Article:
Shop Talk: What Can Sports Psychology Teach The CSuite

Jake Thompson wanted to be Jerry Maguire. Instead of a sports agent however, the proud TCU Horned Frog grew up to be a leadership coach who uses sports psychology concepts to helps leaders boost their performance and create better personal and professional skills.

Based in Dallas-Fort Worth, Thompson is also a speaker, author, and podcaster. In his book Compete Every Day he shares the seven key choices that leaders make in order to enhance their focus, increase their levels of success, and win their work and life. On the podcast of the same name he shares tips in multiple episodes each week. As a coach, he’s worked with global brands like Titleist, FootJoy, National Breast Cancer Foundation and Direct Diamonds.

We talked to Thompson about what sports psychology can teach us about leadership, what it means to “compete everyday,” and the importance of authenticity and transparency in today’s corporate world.

Helm: What can you bring from sports psychology to leadership principles?

Jake Thompson: Everything from mindfulness to emotional control to routines. From a leadership standpoint, it’s the ability to remain, as the late sports psychologist Trevor Moawad would say, more neutral in the face of stress and challenges. That creates a position for you to be more consistent in how you show up, which makes it easier for teams to follow and be influenced by you. The more unpredictable you are as an individual, the harder it is for people to know how to respond, which makes them much more hesitant to follow you.

Helm: What is the idea behind “compete every day”?

JT: What I try to reinforce over and over is the Theodore Roosevelt quote about “The Man in the Arena.” Roosevelt said that the credit belongs to the man who’s actually in the arena, whose face is marred by dust and sweat and blood, who strives valiantly, who errs, who comes up short again and again, because there is no effort without error and shortcoming. [He’s in a] far better place than “those cold and timid souls” who never take the chance, who never bet on themselves, who sit on the sidelines and criticize and play it safe.

I relate to that too: How do we help leaders get on the field? Because leadership takes courage. It takes courage to step on the field in sports knowing that you may not win today. How do you take that courage to expand your comfort zone, to increase your ability? The foundation of what I believe is that we do the work to improve ourselves not for ourselves, not for our own glory, not for anything other than to bring the best possible version of ourselves every day to the people we work alongside and the people we care about in the communities we live in. And if everyday we’re committed to improvement, we give them a better version of ourselves than if we just go through the motions complacently.

Helm: What is the thought leadership component in what you teach?

JT: We have a model for breaking up this idea of competition into three core components, CED. The “C” is the idea of chasing excellence. We teach processes and actions to put your focus in the daily pursuit of excellence and improvement over ego. Ryan Holiday’s book Ego is the Enemy rings incredibly true in this regard.

From there we work on emotional toughness, and by toughness it’s not the inability to feel things, but about the awareness of thoughts and feelings and not being controlled by them. Maybe you have an employee who just frustrates the crap out of you. How do you maintain control of your emotions in that moment, to ask yourself, “What’s my ownership in this situation? How am I coaching and developing this person? And then how am I providing effective feedback versus going off the handle and exploding on him?”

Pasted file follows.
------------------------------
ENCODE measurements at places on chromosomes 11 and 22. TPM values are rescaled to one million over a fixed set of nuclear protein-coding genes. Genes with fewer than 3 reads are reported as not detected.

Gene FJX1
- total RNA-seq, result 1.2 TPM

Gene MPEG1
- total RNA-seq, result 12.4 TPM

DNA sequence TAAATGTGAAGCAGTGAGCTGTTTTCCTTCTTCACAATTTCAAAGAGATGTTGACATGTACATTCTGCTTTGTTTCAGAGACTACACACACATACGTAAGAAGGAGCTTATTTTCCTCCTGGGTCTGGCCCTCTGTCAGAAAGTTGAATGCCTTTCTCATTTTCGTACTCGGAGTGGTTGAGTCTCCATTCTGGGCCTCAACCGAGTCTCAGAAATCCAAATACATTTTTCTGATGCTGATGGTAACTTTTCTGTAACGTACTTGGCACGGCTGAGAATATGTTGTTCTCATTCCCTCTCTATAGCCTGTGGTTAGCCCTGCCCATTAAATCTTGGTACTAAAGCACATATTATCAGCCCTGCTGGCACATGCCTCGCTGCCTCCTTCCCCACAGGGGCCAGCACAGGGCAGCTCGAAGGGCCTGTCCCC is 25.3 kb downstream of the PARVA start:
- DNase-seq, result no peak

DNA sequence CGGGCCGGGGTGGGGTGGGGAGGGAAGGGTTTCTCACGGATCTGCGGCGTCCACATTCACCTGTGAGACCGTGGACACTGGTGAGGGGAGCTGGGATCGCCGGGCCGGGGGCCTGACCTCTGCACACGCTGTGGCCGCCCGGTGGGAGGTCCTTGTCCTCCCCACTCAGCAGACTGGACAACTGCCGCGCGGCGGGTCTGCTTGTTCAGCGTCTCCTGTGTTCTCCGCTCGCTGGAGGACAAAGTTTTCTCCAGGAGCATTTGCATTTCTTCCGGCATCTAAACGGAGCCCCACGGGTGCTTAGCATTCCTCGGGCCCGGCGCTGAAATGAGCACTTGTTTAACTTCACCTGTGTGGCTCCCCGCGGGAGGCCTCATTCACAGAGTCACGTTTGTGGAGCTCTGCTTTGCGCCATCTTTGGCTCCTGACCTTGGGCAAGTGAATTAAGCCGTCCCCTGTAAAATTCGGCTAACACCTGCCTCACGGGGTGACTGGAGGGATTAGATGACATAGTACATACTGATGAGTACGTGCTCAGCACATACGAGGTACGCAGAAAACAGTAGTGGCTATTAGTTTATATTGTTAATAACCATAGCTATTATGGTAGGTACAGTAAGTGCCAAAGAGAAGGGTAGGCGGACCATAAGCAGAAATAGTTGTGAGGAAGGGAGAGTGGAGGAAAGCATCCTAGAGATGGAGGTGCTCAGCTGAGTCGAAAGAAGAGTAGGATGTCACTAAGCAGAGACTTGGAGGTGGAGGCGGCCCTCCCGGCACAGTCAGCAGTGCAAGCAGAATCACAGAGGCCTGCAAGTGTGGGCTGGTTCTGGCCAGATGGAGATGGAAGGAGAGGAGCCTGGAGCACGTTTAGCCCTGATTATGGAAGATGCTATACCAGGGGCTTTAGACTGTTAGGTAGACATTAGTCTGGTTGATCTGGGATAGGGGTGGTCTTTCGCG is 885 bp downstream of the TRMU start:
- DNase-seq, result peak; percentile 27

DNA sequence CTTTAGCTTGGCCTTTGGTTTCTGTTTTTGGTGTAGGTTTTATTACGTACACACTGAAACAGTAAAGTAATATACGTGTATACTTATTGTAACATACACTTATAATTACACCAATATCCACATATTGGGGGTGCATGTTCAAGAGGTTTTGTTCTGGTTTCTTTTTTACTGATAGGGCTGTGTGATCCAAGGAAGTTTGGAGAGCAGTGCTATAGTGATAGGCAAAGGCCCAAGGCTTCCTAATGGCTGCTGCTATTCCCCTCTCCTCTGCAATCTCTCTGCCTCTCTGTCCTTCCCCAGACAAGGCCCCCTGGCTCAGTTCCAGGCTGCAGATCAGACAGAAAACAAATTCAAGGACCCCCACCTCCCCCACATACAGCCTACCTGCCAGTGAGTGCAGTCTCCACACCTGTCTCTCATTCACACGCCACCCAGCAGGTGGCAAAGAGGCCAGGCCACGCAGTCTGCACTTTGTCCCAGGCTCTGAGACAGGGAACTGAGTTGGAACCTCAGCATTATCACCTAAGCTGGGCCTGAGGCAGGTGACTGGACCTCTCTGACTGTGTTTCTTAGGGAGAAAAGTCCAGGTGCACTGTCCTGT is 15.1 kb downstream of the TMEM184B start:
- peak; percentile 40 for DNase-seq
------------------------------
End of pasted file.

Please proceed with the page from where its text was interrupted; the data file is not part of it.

From there we talk dogged determination, and that’s simply from a standpoint of consistency and grit and resilience. It’s easy to be a positive leader when things are going well but how do you handle those situations during tough times?

Helm: Do you think that authenticity and transparency are now more important for business leaders than they have been in the past?

JT: 1,000%.

We know from statistics that well over 50% of people who have left their jobs in the last few years have done so because of the person they directly report to, and most of that is from lack of appreciation, which means there’s a wall between them and their manager.

Obviously, you’re not going to share anything and everything. But you do have to have a level of vulnerability. Brene Brown has stacks of research showing that vulnerability allows connection, that connection allows the opportunity to build trust, that trust is where we start to create an influence as well as appreciation when giving feedback. Especially in today’s world, you cannot say you’re one thing and pretend to be something else and carry it off for very long because of how interconnected we are not only online, but offline. Nothing’s a secret anymore.

Additionally, people have more options for where to work than ever before. We work with a lot of clients in construction and manufacturing and I say, “You know, every one of you in the room, especially the older group, probably had to figure things out on your own. But today your industry is fighting for top talent and if you take that approach, a high performer or someone who you want in your culture will simply say I want to go somewhere where I’m going to be developed, appreciated and feel like I’m part of something.” That takes human connection, which you can’t have inauthentically. People read that, they smell it a mile away. That becomes truly key not only connecting with your team but having the right and opportunity to influence them.

Our thanks to Jake for his time and knowledge. You can find him at LinkedIn here and learn more about Jake and his programs at


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